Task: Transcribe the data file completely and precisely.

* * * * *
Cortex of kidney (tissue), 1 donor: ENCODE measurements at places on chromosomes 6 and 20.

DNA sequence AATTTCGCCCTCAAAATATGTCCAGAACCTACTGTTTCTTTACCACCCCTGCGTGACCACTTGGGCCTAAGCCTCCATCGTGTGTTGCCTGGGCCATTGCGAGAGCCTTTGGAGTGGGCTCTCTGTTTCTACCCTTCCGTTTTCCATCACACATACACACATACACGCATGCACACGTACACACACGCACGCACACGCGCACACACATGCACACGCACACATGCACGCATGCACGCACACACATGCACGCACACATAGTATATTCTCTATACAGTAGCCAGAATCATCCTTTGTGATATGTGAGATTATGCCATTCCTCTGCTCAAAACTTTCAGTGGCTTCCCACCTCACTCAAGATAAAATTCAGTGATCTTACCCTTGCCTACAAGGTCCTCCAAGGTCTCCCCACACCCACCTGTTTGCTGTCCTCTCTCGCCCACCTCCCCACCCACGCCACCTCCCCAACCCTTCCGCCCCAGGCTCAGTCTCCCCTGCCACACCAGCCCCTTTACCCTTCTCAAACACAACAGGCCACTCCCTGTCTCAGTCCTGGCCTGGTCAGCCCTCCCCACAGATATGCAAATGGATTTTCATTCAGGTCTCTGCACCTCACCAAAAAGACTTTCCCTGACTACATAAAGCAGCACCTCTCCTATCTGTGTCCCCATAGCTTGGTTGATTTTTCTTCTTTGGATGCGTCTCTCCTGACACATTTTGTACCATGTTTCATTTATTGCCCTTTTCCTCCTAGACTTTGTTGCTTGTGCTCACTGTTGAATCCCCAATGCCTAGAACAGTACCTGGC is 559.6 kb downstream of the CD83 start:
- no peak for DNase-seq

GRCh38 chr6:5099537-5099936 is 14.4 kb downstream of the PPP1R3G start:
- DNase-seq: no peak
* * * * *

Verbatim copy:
Cortex of kidney (tissue), 1 donor: ENCODE measurements at places on chromosomes 6 and 20.

DNA sequence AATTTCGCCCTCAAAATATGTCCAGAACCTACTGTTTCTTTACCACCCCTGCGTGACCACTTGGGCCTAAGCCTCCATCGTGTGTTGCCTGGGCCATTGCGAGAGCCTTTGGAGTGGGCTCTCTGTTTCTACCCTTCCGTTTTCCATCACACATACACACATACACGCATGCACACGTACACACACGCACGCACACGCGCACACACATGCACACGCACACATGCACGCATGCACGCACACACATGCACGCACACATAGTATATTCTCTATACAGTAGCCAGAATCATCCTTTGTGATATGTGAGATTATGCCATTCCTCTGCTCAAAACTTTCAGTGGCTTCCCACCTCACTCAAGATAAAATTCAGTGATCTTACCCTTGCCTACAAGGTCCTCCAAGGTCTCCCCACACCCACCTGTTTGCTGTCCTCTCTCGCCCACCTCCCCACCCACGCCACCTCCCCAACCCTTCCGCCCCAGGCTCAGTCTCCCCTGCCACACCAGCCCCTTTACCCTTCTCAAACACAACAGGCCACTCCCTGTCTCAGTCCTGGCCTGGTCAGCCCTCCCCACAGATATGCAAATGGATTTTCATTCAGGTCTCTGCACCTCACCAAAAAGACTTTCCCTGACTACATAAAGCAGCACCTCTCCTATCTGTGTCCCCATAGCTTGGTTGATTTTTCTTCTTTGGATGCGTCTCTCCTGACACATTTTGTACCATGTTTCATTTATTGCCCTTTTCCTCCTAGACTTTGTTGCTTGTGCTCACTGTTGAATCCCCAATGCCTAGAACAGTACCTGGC is 559.6 kb downstream of the CD83 start:
- no peak for DNase-seq

GRCh38 chr6:5099537-5099936 is 14.4 kb downstream of the PPP1R3G start:
- DNase-seq: no peak